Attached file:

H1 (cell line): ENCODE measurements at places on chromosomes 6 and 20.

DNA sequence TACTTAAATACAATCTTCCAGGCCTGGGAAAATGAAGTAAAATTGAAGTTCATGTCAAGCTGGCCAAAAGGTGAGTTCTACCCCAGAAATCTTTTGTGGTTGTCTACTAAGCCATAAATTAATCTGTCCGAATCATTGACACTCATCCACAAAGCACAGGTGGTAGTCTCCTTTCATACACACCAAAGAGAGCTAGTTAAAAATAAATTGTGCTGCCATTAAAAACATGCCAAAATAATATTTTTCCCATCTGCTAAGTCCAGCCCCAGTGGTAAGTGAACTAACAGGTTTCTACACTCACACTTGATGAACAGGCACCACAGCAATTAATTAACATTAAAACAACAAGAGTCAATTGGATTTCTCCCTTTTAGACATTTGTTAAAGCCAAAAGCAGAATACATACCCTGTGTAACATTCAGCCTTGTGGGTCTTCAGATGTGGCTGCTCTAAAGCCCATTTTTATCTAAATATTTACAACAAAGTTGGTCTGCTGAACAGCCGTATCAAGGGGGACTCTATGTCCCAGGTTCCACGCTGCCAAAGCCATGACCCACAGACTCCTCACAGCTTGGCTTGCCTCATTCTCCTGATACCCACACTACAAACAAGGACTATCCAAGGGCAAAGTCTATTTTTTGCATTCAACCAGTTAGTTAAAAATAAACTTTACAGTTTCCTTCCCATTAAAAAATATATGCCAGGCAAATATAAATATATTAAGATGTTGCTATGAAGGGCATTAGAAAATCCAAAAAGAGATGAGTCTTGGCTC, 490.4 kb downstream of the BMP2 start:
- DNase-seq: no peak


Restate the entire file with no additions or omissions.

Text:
H1 (cell line): ENCODE measurements at places on chromosomes 6 and 20.

DNA sequence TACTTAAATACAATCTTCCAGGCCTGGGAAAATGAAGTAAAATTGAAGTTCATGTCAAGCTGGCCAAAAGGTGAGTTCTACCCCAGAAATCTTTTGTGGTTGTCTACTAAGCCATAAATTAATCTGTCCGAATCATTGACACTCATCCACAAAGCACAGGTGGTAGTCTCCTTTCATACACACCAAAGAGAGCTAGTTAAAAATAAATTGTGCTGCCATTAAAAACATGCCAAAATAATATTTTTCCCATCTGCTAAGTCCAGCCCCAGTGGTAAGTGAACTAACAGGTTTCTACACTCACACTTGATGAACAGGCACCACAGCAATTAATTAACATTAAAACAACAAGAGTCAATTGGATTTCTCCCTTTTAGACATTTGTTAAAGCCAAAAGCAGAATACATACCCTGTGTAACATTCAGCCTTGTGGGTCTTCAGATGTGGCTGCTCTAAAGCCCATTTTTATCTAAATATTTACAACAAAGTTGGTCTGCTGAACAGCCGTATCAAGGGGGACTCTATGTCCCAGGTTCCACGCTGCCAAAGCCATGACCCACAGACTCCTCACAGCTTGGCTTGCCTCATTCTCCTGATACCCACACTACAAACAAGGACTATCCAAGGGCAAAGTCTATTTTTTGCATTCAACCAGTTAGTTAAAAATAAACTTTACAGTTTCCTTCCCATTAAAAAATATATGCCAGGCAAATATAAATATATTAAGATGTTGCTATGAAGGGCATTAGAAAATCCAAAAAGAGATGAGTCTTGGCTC, 490.4 kb downstream of the BMP2 start:
- DNase-seq: no peak